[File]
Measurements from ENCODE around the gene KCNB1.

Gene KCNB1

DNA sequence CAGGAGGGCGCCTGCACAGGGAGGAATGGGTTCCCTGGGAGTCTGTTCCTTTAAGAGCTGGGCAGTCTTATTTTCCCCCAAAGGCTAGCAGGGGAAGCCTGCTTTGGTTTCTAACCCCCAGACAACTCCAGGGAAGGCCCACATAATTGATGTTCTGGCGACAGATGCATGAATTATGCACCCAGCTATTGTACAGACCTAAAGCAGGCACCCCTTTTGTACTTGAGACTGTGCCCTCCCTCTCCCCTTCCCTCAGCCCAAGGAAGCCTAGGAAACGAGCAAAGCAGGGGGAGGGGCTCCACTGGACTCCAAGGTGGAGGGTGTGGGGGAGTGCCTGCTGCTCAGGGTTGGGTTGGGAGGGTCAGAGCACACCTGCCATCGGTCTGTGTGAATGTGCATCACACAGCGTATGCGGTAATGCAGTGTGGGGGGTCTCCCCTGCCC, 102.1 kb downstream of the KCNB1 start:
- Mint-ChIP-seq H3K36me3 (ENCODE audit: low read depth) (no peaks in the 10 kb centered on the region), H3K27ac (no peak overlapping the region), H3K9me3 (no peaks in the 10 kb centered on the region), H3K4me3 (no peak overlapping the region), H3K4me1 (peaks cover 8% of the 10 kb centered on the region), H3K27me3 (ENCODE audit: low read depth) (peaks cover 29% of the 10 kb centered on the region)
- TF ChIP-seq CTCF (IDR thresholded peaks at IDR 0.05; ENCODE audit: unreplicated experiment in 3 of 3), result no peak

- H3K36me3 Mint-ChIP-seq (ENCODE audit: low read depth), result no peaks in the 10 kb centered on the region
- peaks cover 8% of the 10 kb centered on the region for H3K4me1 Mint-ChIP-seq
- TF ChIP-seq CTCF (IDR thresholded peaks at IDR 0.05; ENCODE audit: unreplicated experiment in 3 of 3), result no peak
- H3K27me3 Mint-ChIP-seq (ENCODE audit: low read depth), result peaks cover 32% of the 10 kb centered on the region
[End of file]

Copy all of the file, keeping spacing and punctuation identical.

Measurements from ENCODE around the gene KCNB1.

Gene KCNB1

DNA sequence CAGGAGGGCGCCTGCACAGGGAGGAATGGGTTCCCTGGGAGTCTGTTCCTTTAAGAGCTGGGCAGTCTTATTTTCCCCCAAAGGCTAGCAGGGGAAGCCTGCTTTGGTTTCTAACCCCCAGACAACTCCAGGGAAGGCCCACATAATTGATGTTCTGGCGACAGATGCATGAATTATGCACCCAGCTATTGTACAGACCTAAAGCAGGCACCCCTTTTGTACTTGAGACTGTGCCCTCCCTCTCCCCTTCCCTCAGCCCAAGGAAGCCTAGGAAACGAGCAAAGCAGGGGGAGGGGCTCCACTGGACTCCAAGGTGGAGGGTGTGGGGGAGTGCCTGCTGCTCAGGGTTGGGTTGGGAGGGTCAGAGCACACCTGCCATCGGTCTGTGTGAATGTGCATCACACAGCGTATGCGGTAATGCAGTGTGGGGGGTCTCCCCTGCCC, 102.1 kb downstream of the KCNB1 start:
- Mint-ChIP-seq H3K36me3 (ENCODE audit: low read depth) (no peaks in the 10 kb centered on the region), H3K27ac (no peak overlapping the region), H3K9me3 (no peaks in the 10 kb centered on the region), H3K4me3 (no peak overlapping the region), H3K4me1 (peaks cover 8% of the 10 kb centered on the region), H3K27me3 (ENCODE audit: low read depth) (peaks cover 29% of the 10 kb centered on the region)
- TF ChIP-seq CTCF (IDR thresholded peaks at IDR 0.05; ENCODE audit: unreplicated experiment in 3 of 3), result no peak

- H3K36me3 Mint-ChIP-seq (ENCODE audit: low read depth), result no peaks in the 10 kb centered on the region
- peaks cover 8% of the 10 kb centered on the region for H3K4me1 Mint-ChIP-seq
- TF ChIP-seq CTCF (IDR thresholded peaks at IDR 0.05; ENCODE audit: unreplicated experiment in 3 of 3), result no peak
- H3K27me3 Mint-ChIP-seq (ENCODE audit: low read depth), result peaks cover 32% of the 10 kb centered on the region